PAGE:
Guarding Our Christian Trust
A CHRISTIAN is one who has dedicated himself to do God’s will, even as Jesus Christ did at the river Jordan, and who then seeks to follow in the footsteps of his Exemplar. As for a trust, it is something that has been handed over to another for safekeeping or for profitable use and for which one will be required to render an account. And what is our Christian trust? According to Jesus’ own words it is the glorifying of God’s name and bearing witness to the truth.—Matt. 25:14-30; John 17:4; 18:37.*
It is this trust that Paul was referring to when he wrote: “This beautiful trust guard through the holy spirit which is dwelling in us.” (2 Tim. 1:14) A trust is a thing to be taken not lightly but seriously, and especially is our Christian trust to be taken seriously, for it is a most precious treasure. In fact, to be entrusted with anything by Jehovah is an unspeakable privilege, the greatest honor that could be given to any man. That Jehovah God should commit a trust to us should make us both very humble and extremely concerned with caring for it faithfully. Besides, our eternal life depends upon our faithfully guarding our Christian trust.
To guard a trust means to look well to it, to watch over it, to shield and protect it. And guard our Christian trust we must or we shall lose it; warning examples of which we have in the Scriptures. Did not Adam and Eve lose their Edenic trust because they failed to guard it properly? And what about Esau, Nadab, Abihu, Korah, King Saul and the entire nation of Israel, with but few exceptions? Surely all such was recorded as a warning to us!
If we would not lose out on our Christian trust we must keep guarding it, appreciating it highly, making good use of it, improving our use of it with the months and the years. That takes private study of the Bible and Bible-study aids as well as congregational and group instruction. And especially does guarding our Christian trust mean making room in our lives to discharge its obligations, for preaching publicly and from house to house, as well as incidentally as opportunity affords. Among other aids that we must take advantage of are God’s holy spirit and prayer. We cannot continue guarding our trust until the end without the help of these two.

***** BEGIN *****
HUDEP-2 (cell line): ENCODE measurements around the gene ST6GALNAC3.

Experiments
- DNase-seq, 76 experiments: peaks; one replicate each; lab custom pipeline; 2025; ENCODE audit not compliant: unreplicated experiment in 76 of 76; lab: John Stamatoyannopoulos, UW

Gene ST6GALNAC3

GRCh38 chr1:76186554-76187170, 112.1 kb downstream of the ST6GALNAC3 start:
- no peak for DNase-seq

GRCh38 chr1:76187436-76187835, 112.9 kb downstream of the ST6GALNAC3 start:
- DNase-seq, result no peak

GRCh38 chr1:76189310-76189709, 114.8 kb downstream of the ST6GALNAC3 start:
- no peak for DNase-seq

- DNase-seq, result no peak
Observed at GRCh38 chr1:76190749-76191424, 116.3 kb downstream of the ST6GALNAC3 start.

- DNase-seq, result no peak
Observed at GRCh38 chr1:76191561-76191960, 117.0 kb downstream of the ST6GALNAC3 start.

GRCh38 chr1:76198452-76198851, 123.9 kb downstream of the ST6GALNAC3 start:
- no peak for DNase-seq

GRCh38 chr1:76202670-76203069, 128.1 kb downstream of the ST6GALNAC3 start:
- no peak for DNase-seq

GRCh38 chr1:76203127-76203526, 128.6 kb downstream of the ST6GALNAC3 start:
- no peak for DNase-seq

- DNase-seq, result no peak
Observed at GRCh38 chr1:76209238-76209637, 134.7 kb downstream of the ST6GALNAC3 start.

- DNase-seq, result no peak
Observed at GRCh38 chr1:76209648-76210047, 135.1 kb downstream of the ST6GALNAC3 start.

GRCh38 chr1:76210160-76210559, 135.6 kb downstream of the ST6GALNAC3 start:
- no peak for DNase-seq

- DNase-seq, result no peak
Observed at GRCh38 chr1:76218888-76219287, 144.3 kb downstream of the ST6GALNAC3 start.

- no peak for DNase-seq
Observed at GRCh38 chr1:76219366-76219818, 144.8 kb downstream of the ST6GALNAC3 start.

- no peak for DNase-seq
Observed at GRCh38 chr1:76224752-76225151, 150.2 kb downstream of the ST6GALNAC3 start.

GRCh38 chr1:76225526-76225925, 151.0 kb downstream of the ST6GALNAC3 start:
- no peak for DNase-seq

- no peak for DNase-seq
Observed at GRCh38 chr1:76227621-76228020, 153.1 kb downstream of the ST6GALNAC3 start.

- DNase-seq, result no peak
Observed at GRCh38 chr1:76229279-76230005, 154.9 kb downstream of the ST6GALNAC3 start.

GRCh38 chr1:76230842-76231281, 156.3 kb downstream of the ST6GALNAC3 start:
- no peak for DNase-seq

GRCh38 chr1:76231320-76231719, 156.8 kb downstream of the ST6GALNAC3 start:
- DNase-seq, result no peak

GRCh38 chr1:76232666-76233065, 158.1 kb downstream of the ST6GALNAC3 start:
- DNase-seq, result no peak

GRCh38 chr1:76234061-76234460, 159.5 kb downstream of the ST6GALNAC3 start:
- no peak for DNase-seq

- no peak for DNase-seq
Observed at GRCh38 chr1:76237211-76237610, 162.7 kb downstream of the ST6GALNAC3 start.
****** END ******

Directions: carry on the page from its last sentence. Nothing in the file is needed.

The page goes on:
Guarding our Christian trust also requires of us to be on the alert against the snares of this world’s materialism. These things may not be wrong in themselves, and it is proper to love ourselves. But unless we keep such things under control they will cause us to neglect our Christian trust, even as Demas did, who forsook his Christian trust “because he loved the present system of things.”—2 Tim. 4:10.
Nor may we overlook that guarding our Christian trust also means watching our conduct. It means to “flee from the desires incidental to youth,” or else it may be that after we have preached to others we ourselves shall “become disapproved somehow.” We must be on guard not to let the wrong conduct of others influence us either to follow their example or to become bitter at them or at the organization.—2 Tim. 2:22; 1 Cor. 9:27.
So let us pay constant attention to our beautiful trust, the Christian ministry, guarding it, appreciating it, looking well to it, shielding and protecting it, watching over it so that we may finally gain Jehovah’s approval, share in the vindication of his name and gain life in his new world.
For details see The Watchtower, April 1, 1957.